Citizens for Appropriate Transportation (CAT) Issue Brief

Eisenhower Transportation Corridor

LIVABILITY

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“Livability in transportation is about using the quality, location, and type of transportation facilities and services available to help achieve broader community goals such as access to good jobs, affordable housing, quality schools, and safe streets."[1]  Four concepts define livability.

Mobility is the ability to get to desirable destinations wherever they are located.  Having multiple transportation choices (car, transit, bike, and walk) that are safe and economical is better than depending on one mode.  Transportation investments that help create communities, promote long-term economic health, and achieve equity goals are better than investments focused just on moving people and goods.

Accessibility is the ability to get to desirable destinations in your neighborhood.  In my neighborhood, it is a short walk to two banks, four restaurants, a grocery store, two dry cleaners, two parks, two barbers, and several stores.  I only go to some of these places, but they are all accessible.

Walkability is the ability to walk in your neighborhood safely and securely.  You may be walking with no specific destination in mind, but having desirable destinations in an attractive environment means you will walk more often.

Sustainability is the ability to meet your needs without hurting the quality of life for future generations.  Energy efficient and renewable transportation choices reduce air and noise pollution, promote public health, reduce costs, enhance natural and cultural resources, and help us be more sustainable. 

Livable communities focus more on accessibility and walkability than on mobility because transportation is the means towards reaching desirable destinations.  Our need to be at destinations creates transportation demand. 

Too much focus on mobility leads to evaluating major transportation projects such as widening the Eisenhower Expressway primarily in terms of travel speed and capacity, which ignores the importance of the destinations.  Higher density areas such as Chicago, inner suburbs, or outlying cities such as Geneva or Joliet have many origins and destinations relatively close together.  Low density suburbs are more spread out.  Travel speeds tend to be slower in higher density areas, but travel times can be less than in low density suburbs.  Most people are more concerned about the time it takes to reach their destination than their speed in reaching the same destination.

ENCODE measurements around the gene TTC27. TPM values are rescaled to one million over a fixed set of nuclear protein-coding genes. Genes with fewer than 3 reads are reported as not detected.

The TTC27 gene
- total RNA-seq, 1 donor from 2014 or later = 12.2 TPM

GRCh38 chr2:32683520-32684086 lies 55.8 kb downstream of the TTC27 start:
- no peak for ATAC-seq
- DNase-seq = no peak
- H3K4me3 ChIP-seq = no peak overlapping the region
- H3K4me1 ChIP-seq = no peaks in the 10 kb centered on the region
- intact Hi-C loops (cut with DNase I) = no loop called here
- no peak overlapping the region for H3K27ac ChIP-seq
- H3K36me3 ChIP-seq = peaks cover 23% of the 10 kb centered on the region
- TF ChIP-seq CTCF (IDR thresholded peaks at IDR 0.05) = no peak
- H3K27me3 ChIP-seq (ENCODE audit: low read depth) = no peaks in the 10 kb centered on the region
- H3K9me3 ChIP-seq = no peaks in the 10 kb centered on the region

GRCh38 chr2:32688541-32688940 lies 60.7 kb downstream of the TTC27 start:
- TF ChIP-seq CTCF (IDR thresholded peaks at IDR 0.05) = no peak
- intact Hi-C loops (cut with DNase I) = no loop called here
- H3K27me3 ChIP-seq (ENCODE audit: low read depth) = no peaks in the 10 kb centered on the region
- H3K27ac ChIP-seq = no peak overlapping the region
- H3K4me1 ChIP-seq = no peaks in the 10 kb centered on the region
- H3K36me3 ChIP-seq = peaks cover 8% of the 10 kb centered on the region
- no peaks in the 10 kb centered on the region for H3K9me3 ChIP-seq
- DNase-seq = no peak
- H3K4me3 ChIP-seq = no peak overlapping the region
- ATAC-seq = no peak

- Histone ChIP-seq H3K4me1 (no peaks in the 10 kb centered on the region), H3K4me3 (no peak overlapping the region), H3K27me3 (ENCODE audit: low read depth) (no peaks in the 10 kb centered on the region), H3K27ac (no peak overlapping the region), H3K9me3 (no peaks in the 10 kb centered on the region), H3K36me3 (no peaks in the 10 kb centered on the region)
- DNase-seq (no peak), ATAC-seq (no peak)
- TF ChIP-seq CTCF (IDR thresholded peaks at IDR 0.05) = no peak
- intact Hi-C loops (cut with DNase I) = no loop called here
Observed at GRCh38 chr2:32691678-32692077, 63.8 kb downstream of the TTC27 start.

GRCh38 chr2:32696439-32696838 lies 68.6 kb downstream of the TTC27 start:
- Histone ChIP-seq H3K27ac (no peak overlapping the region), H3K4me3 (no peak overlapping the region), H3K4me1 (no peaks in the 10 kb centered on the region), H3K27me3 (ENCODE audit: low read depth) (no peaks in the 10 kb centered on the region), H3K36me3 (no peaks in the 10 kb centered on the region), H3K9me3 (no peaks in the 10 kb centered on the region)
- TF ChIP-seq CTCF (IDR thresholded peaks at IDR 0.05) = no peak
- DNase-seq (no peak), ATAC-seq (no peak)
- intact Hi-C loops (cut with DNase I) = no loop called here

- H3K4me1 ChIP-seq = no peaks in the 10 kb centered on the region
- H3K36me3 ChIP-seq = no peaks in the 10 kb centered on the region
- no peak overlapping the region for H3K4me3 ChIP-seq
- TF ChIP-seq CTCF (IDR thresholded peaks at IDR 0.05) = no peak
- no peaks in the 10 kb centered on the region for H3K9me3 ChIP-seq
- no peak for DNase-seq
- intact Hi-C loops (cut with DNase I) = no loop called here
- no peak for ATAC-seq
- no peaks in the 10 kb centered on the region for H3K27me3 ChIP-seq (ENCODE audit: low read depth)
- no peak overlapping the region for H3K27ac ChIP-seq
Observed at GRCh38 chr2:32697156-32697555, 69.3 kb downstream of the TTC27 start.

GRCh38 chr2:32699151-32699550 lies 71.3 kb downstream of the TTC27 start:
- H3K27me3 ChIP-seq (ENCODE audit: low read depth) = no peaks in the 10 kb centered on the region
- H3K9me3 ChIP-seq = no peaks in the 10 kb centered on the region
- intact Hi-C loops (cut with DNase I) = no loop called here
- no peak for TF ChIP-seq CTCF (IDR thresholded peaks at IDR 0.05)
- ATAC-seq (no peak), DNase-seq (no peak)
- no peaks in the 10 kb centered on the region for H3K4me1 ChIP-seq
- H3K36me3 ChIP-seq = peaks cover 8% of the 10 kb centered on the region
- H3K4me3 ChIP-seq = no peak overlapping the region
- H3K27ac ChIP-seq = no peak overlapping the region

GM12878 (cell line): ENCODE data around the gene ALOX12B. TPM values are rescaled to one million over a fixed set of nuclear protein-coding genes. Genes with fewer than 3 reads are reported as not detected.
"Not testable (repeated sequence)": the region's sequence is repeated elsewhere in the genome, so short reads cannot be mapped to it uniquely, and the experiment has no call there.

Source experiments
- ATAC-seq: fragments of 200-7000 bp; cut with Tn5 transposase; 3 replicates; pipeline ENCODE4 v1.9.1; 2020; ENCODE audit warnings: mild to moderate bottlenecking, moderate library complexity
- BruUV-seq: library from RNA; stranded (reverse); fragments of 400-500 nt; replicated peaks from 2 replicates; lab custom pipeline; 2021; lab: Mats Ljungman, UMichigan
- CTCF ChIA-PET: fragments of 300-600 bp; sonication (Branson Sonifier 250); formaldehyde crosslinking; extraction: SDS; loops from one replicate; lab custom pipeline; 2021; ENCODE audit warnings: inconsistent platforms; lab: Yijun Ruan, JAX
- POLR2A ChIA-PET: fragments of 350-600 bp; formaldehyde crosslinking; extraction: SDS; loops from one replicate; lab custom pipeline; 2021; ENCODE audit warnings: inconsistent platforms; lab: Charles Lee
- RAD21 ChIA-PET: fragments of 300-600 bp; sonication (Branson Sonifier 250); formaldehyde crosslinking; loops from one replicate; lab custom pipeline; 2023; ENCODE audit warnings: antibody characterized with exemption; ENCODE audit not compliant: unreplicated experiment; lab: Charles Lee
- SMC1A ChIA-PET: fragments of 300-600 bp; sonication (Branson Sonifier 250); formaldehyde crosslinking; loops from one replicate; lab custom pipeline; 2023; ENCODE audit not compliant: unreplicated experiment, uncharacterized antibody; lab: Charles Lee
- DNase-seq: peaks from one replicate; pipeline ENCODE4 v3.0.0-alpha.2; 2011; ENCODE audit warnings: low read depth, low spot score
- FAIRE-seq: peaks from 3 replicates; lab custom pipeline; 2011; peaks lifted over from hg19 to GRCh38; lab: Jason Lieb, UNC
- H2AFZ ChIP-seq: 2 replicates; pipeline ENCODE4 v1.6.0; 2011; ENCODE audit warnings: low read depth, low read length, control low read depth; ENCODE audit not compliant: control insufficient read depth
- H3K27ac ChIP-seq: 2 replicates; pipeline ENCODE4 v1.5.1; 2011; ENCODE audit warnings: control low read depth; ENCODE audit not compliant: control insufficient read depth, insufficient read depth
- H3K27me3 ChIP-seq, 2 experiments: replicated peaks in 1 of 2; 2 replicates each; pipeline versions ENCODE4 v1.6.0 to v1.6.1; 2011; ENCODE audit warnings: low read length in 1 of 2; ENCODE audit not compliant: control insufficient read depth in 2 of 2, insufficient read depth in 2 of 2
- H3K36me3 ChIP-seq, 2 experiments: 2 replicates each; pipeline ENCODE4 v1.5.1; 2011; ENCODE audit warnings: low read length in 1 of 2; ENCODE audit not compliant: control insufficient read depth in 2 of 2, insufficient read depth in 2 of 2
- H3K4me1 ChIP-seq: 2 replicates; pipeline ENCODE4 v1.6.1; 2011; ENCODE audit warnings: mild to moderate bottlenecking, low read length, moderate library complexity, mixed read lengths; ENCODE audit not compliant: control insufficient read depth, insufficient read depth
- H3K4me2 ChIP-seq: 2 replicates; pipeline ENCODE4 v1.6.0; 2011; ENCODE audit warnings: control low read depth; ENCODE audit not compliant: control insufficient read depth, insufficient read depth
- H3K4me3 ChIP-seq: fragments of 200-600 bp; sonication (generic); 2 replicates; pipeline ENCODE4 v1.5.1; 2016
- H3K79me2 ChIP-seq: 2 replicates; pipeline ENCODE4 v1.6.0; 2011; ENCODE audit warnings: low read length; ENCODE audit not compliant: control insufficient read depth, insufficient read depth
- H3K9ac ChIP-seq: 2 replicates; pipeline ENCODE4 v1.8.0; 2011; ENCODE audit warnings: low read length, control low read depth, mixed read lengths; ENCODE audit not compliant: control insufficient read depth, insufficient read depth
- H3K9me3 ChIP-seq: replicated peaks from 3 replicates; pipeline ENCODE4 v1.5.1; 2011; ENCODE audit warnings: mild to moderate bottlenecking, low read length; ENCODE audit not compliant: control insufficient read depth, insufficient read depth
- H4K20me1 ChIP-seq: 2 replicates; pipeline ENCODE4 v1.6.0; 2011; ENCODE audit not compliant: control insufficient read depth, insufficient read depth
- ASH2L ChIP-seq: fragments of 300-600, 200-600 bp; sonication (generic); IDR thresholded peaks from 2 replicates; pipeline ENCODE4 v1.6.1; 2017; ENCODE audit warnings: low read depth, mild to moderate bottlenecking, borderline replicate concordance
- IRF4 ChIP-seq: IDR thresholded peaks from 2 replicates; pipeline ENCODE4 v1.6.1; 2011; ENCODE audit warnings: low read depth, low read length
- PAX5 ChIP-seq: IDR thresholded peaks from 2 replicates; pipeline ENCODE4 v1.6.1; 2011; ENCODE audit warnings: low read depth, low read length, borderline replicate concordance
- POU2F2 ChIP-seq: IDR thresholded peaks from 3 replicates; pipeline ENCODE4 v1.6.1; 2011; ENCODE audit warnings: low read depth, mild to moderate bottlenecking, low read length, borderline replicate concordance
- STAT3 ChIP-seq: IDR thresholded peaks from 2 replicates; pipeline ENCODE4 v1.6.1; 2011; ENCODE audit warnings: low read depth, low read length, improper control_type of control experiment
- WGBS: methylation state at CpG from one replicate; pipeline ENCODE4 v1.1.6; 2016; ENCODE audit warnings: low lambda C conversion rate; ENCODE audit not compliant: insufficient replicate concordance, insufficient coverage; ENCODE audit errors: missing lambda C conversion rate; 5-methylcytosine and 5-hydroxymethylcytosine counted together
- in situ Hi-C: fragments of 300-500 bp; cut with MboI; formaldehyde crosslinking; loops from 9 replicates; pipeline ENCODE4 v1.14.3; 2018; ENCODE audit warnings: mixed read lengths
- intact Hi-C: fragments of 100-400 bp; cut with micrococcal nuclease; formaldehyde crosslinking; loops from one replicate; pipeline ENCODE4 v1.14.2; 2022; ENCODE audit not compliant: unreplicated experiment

Good project solutions reflect the character of their communities.  Targeting major transportation and land use investments in the same place produces better results.  Building rail stations where surrounding land use regulations permit moderate to high densities make the stations viable.  This can be difficult because local governments control land use while state and regional agencies control major roadway and transit facilities.  Collaborative partnerships address this problem.

Rail transit investments can support existing and planned multi-use centers and encourage private investment that supports livability.  Transportation investments make existing communities stronger and support growth.  Improving access to rail stations by creating walkable communities, adding bicycle racks, better feeder bus service, and kiss-and-ride locations works.  Park-and-ride lots at outlying stations help. 

CMAP’s Go To 2040 Plan calls for more density in selected corridors.  IDOT’s need to rebuild the Eisenhower Expressway creates the opportunity to support the adopted Go To 2040 Plan.

IDOT’s safety studies show a high crash rate on the Eisenhower Expressway.  More than 60 percent are rear-end crashes that occur because vehicles travel too close together.  In most years, there are no crashes on the CTA or Metra commuter lines.  Getting some motorists to shift from driving to rail transit would reduce the number of crashes on the expressway. 

Transit can reduce air pollution.  In 2012, there were twelve Air Pollution Action Alert days issued by the Illinois Partners for Clear Air and Illinois Environmental Protection Agency.  IDOT’s planning approach seeks the best roadway solution and then considers environmental impacts later in the process.  A better approach is to consider the full range of impacts (transportation, economic, environmental, social, and financial) while developing alternative solutions.

Oak Park succeeds in part because of good access to downtown Chicago, the Near West Side, and western destinations such as Loyola University Medical Center and the Hines VA Hospital.  Reducing our transportation accessibility will hurt us.  Although widening the expressway from six to eight lanes adds capacity, it is not sufficient to meet the demand, and it will have serious negative impacts on adjacent properties in Oak Park and the other communities in the Corridor.  A wider expressway does not bring us together - it separates us. 

Rick Kuner – February 2013 



[1] Federal Highway Administration and Federal Transit Administration, “Livability in Transportation Guidebook – Planning Approaches that Promote Livability,” Page 4.